In the same vein Engels wrote in his “Preface” to the fourth edition of the Manifesto (1890): “For the final victory of the propositions of the Communist Manifesto Marx counted solely and uniquely (einzig und allein) on the intellectual development of the working class as it necessarily had to emanate from the united action and discussion” (1972:57; emphasis added). No reference to party anywhere as the carrier of “understanding” to the “people”. That is precisely because this self-assigned role of the party would completely negate workers’ self-emancipation. The absence of any reference to workers’ selfemancipation (“The emancipation of the working class is the task of the workers themselves” as Marx reminded the international) in Patnaik’s paper for

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    DISCUSSION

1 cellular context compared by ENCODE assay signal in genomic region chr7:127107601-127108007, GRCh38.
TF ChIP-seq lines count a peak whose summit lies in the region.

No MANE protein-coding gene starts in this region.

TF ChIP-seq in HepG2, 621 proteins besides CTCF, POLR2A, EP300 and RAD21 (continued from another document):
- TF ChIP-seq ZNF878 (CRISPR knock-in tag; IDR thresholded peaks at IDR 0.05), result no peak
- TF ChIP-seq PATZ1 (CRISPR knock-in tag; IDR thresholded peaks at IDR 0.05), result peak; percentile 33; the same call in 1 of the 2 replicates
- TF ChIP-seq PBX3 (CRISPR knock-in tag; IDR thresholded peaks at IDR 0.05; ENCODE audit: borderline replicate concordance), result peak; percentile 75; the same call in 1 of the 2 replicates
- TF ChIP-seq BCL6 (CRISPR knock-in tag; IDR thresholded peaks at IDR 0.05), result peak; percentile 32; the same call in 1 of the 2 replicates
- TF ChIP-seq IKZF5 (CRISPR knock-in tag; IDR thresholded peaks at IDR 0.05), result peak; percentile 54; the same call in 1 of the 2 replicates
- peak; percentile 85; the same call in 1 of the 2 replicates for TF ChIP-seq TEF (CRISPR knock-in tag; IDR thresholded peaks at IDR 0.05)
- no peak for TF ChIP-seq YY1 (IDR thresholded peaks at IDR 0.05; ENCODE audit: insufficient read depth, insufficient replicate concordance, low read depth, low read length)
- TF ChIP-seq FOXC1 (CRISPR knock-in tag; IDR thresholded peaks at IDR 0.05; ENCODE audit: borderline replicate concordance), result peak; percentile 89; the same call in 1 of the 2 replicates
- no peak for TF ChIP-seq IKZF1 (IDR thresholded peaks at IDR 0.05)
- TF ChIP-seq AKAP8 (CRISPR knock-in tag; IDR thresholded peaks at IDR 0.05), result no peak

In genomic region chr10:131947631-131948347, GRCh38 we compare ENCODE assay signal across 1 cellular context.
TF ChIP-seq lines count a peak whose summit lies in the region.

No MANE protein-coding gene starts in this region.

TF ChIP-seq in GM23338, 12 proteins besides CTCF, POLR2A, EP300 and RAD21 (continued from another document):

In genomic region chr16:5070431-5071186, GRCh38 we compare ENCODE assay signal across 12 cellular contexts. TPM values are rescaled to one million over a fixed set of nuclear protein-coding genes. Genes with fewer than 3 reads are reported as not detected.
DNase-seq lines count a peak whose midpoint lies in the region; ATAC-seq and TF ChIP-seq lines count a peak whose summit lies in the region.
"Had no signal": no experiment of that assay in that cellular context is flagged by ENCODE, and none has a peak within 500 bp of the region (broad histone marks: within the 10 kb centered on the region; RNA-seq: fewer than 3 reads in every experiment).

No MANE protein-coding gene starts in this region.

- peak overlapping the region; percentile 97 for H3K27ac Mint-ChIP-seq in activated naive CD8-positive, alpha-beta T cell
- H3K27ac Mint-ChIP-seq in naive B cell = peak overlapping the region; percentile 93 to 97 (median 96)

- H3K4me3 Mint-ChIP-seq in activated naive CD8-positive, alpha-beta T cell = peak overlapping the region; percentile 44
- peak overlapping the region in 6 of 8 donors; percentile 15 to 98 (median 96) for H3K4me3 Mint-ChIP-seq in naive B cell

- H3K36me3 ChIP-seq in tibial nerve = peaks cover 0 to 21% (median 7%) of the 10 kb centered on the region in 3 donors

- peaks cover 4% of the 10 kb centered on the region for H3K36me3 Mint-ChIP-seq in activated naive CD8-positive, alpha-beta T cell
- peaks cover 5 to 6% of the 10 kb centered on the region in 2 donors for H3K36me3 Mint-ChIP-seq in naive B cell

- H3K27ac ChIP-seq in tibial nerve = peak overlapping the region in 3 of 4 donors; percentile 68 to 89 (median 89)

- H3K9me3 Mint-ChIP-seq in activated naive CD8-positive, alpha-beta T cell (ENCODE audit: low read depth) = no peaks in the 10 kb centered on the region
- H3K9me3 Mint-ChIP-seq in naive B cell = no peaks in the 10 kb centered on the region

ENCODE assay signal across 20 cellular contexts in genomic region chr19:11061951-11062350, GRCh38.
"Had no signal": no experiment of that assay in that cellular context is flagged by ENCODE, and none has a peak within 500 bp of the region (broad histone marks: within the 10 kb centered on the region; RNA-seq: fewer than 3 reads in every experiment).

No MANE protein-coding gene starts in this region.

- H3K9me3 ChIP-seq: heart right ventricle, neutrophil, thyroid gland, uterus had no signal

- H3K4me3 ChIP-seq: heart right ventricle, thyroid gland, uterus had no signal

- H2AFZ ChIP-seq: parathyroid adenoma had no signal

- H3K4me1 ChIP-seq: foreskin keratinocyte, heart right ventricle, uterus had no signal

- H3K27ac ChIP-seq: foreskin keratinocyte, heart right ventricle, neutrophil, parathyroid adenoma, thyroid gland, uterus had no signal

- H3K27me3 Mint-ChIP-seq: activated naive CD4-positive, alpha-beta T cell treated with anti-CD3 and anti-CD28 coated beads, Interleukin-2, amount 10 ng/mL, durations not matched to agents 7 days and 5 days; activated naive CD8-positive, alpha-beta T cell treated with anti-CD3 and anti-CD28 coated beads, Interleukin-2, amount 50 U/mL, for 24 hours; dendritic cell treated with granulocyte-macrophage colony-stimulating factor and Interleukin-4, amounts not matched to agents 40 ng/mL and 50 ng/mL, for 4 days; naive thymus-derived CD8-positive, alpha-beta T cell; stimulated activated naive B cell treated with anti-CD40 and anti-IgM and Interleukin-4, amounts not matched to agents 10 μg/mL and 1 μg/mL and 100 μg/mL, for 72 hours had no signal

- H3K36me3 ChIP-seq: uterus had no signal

“re-envisioning socialism” is striking and quite consistent with his (quasi-Leninist) position on the “revolutionary party”. Indeed, whatever their other faults the Bolsheviks could never be accused of upholding and championing Marx’s (self) emancipatory message.

    Similarly noticeable in the paper is the absence of any mention of the question of women’s emancipation and their role in workers’ revolution for socialism. We could remind ourselves that Marx was preoccupied with it from 1844 (Parisian manuscripts) right up to early 1880s (Ethnological Notebooks). He wrote to Kugelmann, “anyone who knows something about history also knows that great social revolutions (Umwälzungen) are impossible without the feminine ferment” (December 12, 1868).

    Democracy at Large